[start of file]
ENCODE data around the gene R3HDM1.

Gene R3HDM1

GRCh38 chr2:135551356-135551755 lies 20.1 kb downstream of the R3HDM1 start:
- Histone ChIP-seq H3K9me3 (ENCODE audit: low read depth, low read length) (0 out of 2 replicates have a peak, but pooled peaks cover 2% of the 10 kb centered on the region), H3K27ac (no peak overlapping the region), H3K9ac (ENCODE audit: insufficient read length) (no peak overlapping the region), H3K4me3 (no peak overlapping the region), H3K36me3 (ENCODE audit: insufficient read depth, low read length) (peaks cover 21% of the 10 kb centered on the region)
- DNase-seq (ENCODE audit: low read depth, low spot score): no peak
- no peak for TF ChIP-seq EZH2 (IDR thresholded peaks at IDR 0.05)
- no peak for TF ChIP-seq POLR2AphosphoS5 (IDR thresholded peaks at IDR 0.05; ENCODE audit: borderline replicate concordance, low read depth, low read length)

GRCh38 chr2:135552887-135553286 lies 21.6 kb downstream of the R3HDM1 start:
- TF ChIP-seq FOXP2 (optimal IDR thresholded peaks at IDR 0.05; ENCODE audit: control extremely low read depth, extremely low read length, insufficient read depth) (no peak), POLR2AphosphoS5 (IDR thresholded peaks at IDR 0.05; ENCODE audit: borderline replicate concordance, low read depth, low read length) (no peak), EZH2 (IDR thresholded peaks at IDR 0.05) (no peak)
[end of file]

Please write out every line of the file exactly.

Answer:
ENCODE data around the gene R3HDM1.

Gene R3HDM1

GRCh38 chr2:135551356-135551755 lies 20.1 kb downstream of the R3HDM1 start:
- Histone ChIP-seq H3K9me3 (ENCODE audit: low read depth, low read length) (0 out of 2 replicates have a peak, but pooled peaks cover 2% of the 10 kb centered on the region), H3K27ac (no peak overlapping the region), H3K9ac (ENCODE audit: insufficient read length) (no peak overlapping the region), H3K4me3 (no peak overlapping the region), H3K36me3 (ENCODE audit: insufficient read depth, low read length) (peaks cover 21% of the 10 kb centered on the region)
- DNase-seq (ENCODE audit: low read depth, low spot score): no peak
- no peak for TF ChIP-seq EZH2 (IDR thresholded peaks at IDR 0.05)
- no peak for TF ChIP-seq POLR2AphosphoS5 (IDR thresholded peaks at IDR 0.05; ENCODE audit: borderline replicate concordance, low read depth, low read length)

GRCh38 chr2:135552887-135553286 lies 21.6 kb downstream of the R3HDM1 start:
- TF ChIP-seq FOXP2 (optimal IDR thresholded peaks at IDR 0.05; ENCODE audit: control extremely low read depth, extremely low read length, insufficient read depth) (no peak), POLR2AphosphoS5 (IDR thresholded peaks at IDR 0.05; ENCODE audit: borderline replicate concordance, low read depth, low read length) (no peak), EZH2 (IDR thresholded peaks at IDR 0.05) (no peak)